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NASCAR explains penalty to Matt Kenseth, review process of infraction

Steve Letarte and Kyle Petty examine the implications of Matt Kenseth's penalty and look at who's at fault.

A NASCAR executive said that there was no need to hold back the black flag to Matt Kenseth when the team disputed the penalty Sunday because it had been reviewed before it was issued.

Steve O’Donnell, NASCAR executive vice president and chief racing development officer, explained the penalty of improper fueling to Kenseth’s team on SiriusXM NASCAR Radio on Monday.

“That all is purely safety,’’ O’Donnell said. “We want the person who is gassing the car to be solely focused on doing exactly that and nothing else. If that means that they’re going to place a tool on the car, or whatever it may be, place something else or do something else besides fueling while the gas can is engaged, that’s a penalty. It’s spelled out in the rule book.’’

Kenseth was given the black flag after his pit stop on lap 116 but did not immediately report to pit road for a pass-through penalty. Crew chief Jason Ratcliff debated the call with a NASCAR official and Kenseth was not informed of the violation. After Kenseth repeatedly did not respond to the black flag, NASCAR stopped scoring Kenseth for a lap. He then he came to pit road. Kenseth lost another lap because of the penalty and was never a factor in the race again.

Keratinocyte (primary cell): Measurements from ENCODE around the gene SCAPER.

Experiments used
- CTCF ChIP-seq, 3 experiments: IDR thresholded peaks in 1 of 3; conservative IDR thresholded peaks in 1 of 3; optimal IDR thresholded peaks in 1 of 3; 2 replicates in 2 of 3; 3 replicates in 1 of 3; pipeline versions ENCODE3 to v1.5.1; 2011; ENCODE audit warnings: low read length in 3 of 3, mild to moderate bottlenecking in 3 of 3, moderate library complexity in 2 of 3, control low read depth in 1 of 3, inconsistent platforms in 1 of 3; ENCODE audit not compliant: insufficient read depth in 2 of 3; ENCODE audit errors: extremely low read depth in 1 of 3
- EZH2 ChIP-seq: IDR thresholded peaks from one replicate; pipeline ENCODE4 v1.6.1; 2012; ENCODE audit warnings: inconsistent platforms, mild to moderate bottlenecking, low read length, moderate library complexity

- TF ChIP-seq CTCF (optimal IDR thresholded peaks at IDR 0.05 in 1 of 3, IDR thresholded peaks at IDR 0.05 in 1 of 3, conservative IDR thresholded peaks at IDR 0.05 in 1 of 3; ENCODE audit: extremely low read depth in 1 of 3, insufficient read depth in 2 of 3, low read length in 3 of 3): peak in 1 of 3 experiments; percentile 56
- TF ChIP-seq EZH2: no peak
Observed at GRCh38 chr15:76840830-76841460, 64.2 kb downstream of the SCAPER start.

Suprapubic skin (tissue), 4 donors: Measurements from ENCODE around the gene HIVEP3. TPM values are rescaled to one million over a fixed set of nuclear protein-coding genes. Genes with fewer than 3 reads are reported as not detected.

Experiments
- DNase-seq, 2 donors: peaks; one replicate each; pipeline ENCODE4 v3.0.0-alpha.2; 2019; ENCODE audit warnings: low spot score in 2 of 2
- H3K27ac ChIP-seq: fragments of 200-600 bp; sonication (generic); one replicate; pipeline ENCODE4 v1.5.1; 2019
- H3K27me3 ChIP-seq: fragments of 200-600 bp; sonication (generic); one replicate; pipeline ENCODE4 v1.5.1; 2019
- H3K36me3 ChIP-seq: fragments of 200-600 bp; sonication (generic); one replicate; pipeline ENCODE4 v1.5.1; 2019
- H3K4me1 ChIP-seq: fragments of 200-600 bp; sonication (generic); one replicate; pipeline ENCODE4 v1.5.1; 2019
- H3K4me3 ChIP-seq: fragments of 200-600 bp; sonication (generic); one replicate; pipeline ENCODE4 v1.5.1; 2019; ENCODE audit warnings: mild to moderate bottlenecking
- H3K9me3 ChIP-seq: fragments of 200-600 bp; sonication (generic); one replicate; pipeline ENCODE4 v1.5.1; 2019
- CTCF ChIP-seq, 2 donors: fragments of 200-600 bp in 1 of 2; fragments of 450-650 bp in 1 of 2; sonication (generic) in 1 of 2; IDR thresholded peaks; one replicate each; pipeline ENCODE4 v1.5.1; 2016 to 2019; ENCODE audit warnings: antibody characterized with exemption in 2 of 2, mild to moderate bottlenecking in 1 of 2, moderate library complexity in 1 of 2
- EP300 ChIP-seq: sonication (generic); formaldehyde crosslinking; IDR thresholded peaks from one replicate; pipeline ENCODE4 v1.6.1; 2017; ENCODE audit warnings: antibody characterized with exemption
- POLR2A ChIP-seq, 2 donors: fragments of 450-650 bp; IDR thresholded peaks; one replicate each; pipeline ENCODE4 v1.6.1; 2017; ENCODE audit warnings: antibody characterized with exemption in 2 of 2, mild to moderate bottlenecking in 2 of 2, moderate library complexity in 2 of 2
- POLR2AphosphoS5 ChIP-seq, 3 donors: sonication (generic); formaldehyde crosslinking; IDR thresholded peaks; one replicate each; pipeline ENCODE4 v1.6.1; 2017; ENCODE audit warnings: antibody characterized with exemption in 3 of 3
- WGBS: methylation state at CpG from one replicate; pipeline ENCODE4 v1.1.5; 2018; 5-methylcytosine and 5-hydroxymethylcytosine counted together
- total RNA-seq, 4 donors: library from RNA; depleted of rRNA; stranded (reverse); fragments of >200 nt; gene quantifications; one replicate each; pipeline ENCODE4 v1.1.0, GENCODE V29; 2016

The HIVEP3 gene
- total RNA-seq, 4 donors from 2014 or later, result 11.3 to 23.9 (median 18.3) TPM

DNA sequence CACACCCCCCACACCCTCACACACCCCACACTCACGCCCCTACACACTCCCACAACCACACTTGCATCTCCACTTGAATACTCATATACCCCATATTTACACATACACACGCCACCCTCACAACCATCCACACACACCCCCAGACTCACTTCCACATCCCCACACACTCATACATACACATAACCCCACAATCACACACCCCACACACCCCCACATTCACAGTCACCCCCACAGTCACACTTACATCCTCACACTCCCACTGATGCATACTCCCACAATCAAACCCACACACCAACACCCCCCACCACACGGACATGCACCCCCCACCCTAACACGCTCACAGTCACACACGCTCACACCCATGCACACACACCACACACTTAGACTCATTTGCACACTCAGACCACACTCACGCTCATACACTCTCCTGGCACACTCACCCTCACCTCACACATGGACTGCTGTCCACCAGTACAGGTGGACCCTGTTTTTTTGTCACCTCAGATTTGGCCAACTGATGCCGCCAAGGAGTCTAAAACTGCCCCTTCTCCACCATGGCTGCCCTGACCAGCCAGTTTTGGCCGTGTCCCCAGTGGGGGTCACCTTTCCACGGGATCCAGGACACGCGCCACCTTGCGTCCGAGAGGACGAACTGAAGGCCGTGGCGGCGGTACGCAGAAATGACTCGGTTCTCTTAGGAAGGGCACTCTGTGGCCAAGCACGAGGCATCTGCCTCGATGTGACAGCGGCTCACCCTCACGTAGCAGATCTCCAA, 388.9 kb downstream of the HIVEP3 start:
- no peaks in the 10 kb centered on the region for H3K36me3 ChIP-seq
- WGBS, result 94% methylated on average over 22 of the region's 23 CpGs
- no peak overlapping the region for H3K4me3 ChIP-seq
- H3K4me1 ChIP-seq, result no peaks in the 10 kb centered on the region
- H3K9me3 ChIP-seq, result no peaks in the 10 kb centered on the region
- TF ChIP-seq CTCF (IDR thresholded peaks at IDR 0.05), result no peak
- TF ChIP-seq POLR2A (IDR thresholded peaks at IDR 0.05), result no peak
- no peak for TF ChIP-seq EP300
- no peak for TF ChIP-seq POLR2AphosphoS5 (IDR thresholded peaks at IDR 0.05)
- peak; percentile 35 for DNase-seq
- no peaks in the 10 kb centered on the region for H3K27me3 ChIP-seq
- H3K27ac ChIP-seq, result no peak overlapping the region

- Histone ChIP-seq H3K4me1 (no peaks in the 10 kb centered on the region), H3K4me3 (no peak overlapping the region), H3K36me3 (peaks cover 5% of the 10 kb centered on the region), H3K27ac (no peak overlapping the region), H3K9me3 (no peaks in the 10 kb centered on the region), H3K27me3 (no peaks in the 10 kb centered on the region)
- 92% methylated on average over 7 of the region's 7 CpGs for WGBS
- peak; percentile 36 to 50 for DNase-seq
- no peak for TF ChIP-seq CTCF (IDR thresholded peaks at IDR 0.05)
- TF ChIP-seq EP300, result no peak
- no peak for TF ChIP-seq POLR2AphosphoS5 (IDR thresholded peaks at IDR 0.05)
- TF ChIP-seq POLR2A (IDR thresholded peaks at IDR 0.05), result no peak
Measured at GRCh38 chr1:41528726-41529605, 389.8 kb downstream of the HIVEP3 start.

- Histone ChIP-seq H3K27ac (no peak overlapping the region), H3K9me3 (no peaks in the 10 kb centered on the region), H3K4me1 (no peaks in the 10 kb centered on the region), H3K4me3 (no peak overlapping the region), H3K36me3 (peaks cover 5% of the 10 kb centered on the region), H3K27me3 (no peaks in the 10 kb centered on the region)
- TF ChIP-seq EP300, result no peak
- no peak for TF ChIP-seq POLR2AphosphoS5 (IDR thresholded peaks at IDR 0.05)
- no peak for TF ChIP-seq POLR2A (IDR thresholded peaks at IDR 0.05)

“I think as we had some post-race discussions with the group from the 20 car, I think we can help out in terms of our communication,’’ O’Donnell said on SiriusXM NASCAR Radio. “There was some challenges with a new spotter in terms of Matt not getting the message that he had been posted and received the black flag.

“I don’t think Matt chose to ignore the black flag. I think it was a bit of a miscommunication and going forward I think we can improve on that. The penalty was clear. I just think the communication on the back end took a little longer than both parties would have hoped for.’’

O’Donnell was asked on “The Morning Drive” if NASCAR should hold the black flag when a team is protesting the penalty.

“I’d say the call was made,’’ O’Donnell said. “Unlike maybe Major League Baseball, where a play is under review, we had already reviewed that call in the tower, we had already seen the video.

“Once we had confirmed the video, we made the call. I think the follow-up point … we need to just ensure the communication. Our intent is to never black flag a driver if we don’t have to and put drivers laps down, so I think that’s an area we can look at, but the call was not going to change based on any review. We had reviewed it in that case.’’

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